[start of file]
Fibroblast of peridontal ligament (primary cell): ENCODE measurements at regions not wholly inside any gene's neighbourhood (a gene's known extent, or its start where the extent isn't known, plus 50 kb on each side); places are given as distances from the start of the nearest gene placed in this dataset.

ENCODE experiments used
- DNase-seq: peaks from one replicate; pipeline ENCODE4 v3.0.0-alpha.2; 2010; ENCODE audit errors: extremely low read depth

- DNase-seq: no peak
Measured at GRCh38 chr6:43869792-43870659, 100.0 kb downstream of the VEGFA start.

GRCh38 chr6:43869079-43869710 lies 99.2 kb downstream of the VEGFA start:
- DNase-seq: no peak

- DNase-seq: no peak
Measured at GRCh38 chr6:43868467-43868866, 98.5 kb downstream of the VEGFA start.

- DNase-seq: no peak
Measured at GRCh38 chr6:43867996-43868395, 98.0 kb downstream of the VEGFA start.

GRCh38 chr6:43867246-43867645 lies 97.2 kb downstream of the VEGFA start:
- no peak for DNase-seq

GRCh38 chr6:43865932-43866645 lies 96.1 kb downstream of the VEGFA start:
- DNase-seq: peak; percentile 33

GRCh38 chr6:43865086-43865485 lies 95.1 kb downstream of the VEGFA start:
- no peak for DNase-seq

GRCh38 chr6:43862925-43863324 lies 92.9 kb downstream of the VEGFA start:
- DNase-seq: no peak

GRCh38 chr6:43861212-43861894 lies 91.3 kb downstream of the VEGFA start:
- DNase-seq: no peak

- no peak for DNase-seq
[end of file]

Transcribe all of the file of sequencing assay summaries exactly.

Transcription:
Fibroblast of peridontal ligament (primary cell): ENCODE measurements at regions not wholly inside any gene's neighbourhood (a gene's known extent, or its start where the extent isn't known, plus 50 kb on each side); places are given as distances from the start of the nearest gene placed in this dataset.

ENCODE experiments used
- DNase-seq: peaks from one replicate; pipeline ENCODE4 v3.0.0-alpha.2; 2010; ENCODE audit errors: extremely low read depth

- DNase-seq: no peak
Measured at GRCh38 chr6:43869792-43870659, 100.0 kb downstream of the VEGFA start.

GRCh38 chr6:43869079-43869710 lies 99.2 kb downstream of the VEGFA start:
- DNase-seq: no peak

- DNase-seq: no peak
Measured at GRCh38 chr6:43868467-43868866, 98.5 kb downstream of the VEGFA start.

- DNase-seq: no peak
Measured at GRCh38 chr6:43867996-43868395, 98.0 kb downstream of the VEGFA start.

GRCh38 chr6:43867246-43867645 lies 97.2 kb downstream of the VEGFA start:
- no peak for DNase-seq

GRCh38 chr6:43865932-43866645 lies 96.1 kb downstream of the VEGFA start:
- DNase-seq: peak; percentile 33

GRCh38 chr6:43865086-43865485 lies 95.1 kb downstream of the VEGFA start:
- no peak for DNase-seq

GRCh38 chr6:43862925-43863324 lies 92.9 kb downstream of the VEGFA start:
- DNase-seq: no peak

GRCh38 chr6:43861212-43861894 lies 91.3 kb downstream of the VEGFA start:
- DNase-seq: no peak

- no peak for DNase-seq